Mishcon de Reya
The Legal Cheek View
From the celebrity clients and the centre of political drama to weekly flower arrangements and the famous bar in the client lounge, Mishcon de Reya has a certain panache. With “one of the nicest offices in the city”, the firm’s “swanky” Holborn digs is feted as “extremely impressive”. Having been impressed by the avant garde cocktail bar, clients can grab themselves sushi and martinis while they wait. Clients and lawyers can also apparently (and slightly bafflingly) have their coffee served via an iPad. Amongst them have been Gina Miller who Mishcon de Reya represented in her legal challenge to prevent Prime Minister Boris Johnson’s proroguing of parliament in 2019, Stella Creasy MP in her maternity cover challenge and the current leader of the opposition Keir Starmer who has been known to have advised the firm.
Work-wise, Mishcon’s twin strengths are litigation and private clients. The firm’s smaller size — it has just two offices, in London and Singapore — gives it a different feel to a megafirm. The downside to the lack of a global footprint is minimal availability of secondments, although there are occasional work trips, and one rookie reports staying overnight in Madrid to meet a client. Client secondments are also not really a thing at Mishcon, which is a source of some regret to current trainees.
But this does mean that the work is “usually fantastic” as trainees get to enjoy Mishcon’s “niche and interesting departments” and are entrusted with “a lot of responsibility”. Training at the firm begins with an “excellent” induction followed by “intense training in each department at the start of each seat”. One rookie warns, however, that although “thorough” and “comprehensive”, the training can be quite “front-loaded”. Another tells us, like with many firms, the training can vary between departments and who you’re assigned as a supervisor.
Generally though, senior members of the firm are very approachable and embrace a non-hierarchical atmosphere. “Partners have been very approachable, despite often being incredibly busy. At the lower end, it varies a lot more, but the friendly faces far outweigh the more reserved”, says one spy. Another adds that partner approachability is “mostly great, with the odd scarier partner. On the whole it’s an open door policy and partners are grateful when you approach them directly/ ask for their advice”. It also helps that trainees tend to look out for one another. “Fantastic group of trainees, strong level of collegiality, we all support each other and get on really well” gushes one.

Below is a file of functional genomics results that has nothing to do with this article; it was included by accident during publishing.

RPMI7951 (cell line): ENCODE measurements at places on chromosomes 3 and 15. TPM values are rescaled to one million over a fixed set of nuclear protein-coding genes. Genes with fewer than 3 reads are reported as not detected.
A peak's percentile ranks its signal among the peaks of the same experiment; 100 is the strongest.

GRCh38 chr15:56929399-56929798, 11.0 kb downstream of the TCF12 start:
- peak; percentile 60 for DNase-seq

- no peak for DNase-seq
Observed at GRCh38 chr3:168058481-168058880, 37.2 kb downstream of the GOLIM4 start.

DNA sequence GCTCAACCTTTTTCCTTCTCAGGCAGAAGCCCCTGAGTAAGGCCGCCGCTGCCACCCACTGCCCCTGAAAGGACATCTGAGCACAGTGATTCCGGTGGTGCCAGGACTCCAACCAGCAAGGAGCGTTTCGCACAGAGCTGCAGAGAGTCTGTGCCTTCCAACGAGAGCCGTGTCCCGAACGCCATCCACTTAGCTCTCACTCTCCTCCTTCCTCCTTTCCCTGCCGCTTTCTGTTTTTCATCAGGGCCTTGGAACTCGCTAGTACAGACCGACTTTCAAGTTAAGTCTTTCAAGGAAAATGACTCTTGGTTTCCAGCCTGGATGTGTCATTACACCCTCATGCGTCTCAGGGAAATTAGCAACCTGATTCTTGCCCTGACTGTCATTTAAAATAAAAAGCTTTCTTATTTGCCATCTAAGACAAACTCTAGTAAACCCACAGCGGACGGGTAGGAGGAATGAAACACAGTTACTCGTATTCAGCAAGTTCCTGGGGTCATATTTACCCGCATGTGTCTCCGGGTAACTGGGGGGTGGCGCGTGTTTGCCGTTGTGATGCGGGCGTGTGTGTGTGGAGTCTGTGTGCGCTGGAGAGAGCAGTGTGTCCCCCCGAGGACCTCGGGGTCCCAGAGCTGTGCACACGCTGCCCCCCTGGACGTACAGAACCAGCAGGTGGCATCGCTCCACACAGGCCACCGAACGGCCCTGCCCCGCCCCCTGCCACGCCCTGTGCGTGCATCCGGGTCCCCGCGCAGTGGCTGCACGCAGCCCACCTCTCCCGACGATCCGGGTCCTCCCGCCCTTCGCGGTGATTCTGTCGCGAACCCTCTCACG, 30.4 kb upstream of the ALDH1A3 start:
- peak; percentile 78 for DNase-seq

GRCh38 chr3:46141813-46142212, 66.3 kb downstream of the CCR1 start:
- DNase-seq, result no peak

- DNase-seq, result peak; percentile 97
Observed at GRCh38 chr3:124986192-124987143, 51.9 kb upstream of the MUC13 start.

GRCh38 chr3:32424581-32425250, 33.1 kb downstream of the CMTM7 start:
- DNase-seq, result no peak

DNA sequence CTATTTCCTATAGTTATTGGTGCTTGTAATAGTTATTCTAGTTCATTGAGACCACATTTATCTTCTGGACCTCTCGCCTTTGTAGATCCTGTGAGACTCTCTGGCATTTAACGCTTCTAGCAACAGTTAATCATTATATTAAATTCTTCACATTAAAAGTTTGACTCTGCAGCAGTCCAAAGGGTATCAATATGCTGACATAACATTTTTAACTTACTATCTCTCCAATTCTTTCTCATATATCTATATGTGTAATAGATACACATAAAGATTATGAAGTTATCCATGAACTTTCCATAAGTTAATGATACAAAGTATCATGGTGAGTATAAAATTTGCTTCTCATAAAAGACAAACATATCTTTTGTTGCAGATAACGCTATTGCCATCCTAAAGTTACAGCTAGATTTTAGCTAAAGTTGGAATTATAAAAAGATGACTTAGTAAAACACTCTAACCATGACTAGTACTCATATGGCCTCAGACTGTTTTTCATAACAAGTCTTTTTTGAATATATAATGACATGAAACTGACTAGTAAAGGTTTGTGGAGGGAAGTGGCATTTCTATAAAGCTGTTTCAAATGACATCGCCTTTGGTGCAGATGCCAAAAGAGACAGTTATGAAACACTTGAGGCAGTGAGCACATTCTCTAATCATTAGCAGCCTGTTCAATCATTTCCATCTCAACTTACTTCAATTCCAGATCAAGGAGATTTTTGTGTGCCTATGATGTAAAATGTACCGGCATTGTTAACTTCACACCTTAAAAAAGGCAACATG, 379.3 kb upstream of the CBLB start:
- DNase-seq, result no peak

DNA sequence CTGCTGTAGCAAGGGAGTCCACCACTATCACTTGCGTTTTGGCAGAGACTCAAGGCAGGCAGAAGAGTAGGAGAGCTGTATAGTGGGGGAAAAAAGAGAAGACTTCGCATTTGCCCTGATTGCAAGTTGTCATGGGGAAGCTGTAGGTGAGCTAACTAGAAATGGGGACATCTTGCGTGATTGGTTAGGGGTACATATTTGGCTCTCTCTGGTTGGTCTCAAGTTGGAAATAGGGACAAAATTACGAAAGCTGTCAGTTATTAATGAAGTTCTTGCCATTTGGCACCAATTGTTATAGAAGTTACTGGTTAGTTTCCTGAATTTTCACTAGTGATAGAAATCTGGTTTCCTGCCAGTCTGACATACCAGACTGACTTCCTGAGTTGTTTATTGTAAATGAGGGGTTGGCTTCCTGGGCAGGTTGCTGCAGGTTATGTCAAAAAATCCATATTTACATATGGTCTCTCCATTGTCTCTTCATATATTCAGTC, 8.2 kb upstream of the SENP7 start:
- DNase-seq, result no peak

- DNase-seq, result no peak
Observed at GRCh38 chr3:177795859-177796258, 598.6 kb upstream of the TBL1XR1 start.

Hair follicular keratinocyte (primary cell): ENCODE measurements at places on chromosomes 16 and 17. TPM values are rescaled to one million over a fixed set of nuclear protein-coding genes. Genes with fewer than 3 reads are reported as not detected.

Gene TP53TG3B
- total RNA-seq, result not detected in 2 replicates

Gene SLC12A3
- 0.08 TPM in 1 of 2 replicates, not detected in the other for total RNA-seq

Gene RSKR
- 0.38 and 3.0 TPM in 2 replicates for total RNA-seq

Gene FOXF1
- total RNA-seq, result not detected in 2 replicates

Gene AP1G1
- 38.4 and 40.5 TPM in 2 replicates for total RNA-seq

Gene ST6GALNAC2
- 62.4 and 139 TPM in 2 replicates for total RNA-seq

Mishcon de Reya has long been mulling an IPO worth around £750 million that would have seen it become the largest listed law firm in the UK. However, due to market conditions, those plans have been put on hold for the “foreseeable future”. As part of the initial public offering, the firm had said every member of staff, including trainees and junior lawyers, would have become a shareholder in the newly listed business. Despite all this, the firm’s financial results have remained strong, with revenue up 22% to £230.7 million and profit per equity partner (PEP) rising 11% to £1.05 million.
And expect more high-profile cases to come Mishcon’s way. The firm recently launched a new £150 million litigation funding arm, ‘MDR Solutions’, through a tie-up with third-party funder Harbour. The move, the firm says, will fund a range of legal matters for its clients, including complex fraud matters, IP disputes and group litigation. Elsewhere, a tie-up with the Cambridge-based legal and consultancy practice Taylor Vinters that focuses on providing support to innovators and entrepreneurs bodes well for the future.
On the lawtech front, investment keeps flowing into boosting Mishcon’s capabilities, including its high-profile start-up incubator — branded ‘MDR LAB’ — where numerous up-and-coming lawtech start-ups are housed. The firm is, apparently, “always experimenting with new technology”, and one such initiative sees billable targets for some associates cut by 20% to encourage tech-minded lawyers to spend more time on tech and innovation projects. On the topic of billing, Mishcon has also introduced an automated time recording system — dubbed ‘Time by Ping’ — which rookies tell us automatically “captures everything we do” and has “completely revolutionised time recording”. The fancy-schmancy stuff aside, there are grumbles over some of the basics, including the “slow document management system” and “outdated” software. Mishcon’s current tech status is well summarised by this insider: “Lots of new and exciting things being rolled out, but as always, the basic tech is still a frustration.”
Mischon’s newly qualified solicitors earn a very respectable income: £90,000. This is especially true given the decent work/life balance. Newbies claim there’s a “hard-working culture, but a clear expectation that it is ok to have a life out of work. This is evidenced from trainees to partners. I love my work-life balance and feel very fortunate compared to some of my peers,” and “can’t complain for the career I’ve chosen”. Then again this depends on your team. One spy confesses, “I’ve been lucky and can get out for dinner most evenings. Others have not been so lucky…”.
Plus the perks are pretty good. They include a subsidised bike purchase scheme, a season ticket loan for the Tube, an in-house doctor, free private health care, a decent gym allowance, free yoga classes, “really good summer and Christmas parties” and regular talks from “respected and interesting speakers from inside and outside the law world”, although “free breakfast/ lunch would be appreciated”!